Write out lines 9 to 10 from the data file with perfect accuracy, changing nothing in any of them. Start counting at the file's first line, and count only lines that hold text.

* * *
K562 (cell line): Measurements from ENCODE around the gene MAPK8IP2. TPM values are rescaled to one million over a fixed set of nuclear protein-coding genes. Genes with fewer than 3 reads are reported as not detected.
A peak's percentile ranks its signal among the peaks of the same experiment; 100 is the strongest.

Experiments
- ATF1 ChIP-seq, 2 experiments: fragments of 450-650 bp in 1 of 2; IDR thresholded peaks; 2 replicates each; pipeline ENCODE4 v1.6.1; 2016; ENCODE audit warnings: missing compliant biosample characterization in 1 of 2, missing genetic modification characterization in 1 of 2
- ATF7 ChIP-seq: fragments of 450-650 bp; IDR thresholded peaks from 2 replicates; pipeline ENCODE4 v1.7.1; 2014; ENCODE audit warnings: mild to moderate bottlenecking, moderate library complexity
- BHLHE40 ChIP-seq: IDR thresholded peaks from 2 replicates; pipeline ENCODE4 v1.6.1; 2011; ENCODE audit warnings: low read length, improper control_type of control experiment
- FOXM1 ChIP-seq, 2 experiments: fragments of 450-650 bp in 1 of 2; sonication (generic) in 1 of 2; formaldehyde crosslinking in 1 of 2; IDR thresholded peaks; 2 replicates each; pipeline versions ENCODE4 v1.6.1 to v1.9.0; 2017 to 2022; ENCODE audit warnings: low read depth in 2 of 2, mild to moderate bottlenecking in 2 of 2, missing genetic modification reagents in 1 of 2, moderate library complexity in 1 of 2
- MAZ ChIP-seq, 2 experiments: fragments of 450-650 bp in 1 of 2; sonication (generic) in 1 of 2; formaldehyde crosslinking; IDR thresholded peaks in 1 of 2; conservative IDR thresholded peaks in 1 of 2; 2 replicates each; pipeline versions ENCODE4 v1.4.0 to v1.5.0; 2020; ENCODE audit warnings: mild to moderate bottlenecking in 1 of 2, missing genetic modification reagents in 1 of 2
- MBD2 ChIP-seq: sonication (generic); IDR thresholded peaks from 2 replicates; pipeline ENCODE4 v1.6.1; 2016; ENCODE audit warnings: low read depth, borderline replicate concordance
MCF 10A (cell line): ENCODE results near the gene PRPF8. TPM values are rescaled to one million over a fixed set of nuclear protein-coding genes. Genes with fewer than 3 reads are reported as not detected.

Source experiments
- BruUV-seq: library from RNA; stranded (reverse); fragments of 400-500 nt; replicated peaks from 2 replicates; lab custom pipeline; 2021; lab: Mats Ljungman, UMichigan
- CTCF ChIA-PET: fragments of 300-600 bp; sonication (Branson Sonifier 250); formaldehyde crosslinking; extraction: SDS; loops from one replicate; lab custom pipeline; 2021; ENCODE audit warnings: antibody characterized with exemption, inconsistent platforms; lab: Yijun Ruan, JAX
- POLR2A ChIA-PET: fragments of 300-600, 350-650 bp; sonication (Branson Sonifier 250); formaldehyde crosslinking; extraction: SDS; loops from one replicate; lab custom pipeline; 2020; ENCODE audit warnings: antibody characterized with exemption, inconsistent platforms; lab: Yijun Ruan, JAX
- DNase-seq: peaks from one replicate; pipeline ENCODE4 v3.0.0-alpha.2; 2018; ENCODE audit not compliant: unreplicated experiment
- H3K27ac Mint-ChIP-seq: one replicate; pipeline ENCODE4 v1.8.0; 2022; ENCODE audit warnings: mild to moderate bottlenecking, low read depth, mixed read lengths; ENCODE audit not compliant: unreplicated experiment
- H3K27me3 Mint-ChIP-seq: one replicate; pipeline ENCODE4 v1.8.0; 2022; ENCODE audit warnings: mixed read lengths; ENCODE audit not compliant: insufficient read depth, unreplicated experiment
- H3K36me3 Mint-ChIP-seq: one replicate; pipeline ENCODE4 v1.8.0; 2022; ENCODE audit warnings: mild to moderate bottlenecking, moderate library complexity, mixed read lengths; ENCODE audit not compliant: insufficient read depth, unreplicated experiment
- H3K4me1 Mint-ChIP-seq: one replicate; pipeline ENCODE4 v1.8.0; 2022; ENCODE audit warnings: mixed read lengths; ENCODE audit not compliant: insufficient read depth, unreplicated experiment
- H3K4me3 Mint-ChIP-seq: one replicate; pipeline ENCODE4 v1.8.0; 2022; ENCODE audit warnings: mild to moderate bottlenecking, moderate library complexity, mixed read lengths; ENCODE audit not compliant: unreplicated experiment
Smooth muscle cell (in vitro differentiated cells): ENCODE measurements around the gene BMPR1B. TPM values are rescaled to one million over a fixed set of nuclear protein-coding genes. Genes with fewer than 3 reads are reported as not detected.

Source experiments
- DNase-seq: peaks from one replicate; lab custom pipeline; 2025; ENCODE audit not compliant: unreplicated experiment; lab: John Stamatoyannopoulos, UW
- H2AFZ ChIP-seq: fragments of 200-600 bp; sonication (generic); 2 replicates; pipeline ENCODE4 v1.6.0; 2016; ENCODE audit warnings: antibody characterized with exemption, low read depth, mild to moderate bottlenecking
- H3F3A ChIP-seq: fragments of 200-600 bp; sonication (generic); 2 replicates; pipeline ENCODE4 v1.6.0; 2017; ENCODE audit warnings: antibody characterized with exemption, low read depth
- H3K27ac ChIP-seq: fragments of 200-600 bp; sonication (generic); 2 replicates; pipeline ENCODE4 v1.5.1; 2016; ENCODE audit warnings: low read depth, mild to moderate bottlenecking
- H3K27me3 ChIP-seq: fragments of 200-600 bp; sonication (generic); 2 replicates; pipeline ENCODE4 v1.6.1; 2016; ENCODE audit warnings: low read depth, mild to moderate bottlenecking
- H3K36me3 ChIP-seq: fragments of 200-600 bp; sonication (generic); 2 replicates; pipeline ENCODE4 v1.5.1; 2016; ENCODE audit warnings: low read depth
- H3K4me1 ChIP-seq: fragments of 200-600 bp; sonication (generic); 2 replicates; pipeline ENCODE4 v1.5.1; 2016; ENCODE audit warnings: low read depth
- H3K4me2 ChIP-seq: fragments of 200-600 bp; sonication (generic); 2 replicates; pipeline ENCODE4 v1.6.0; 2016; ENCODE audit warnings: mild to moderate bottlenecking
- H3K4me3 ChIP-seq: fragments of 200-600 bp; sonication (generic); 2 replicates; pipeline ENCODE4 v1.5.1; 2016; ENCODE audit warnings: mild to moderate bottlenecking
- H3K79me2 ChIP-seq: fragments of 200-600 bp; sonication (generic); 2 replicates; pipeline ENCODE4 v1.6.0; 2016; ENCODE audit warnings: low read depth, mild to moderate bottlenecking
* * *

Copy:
- MBD2 ChIP-seq: sonication (generic); IDR thresholded peaks from 2 replicates; pipeline ENCODE4 v1.6.1; 2016; ENCODE audit warnings: low read depth, borderline replicate concordance
MCF 10A (cell line): ENCODE results near the gene PRPF8. TPM values are rescaled to one million over a fixed set of nuclear protein-coding genes. Genes with fewer than 3 reads are reported as not detected.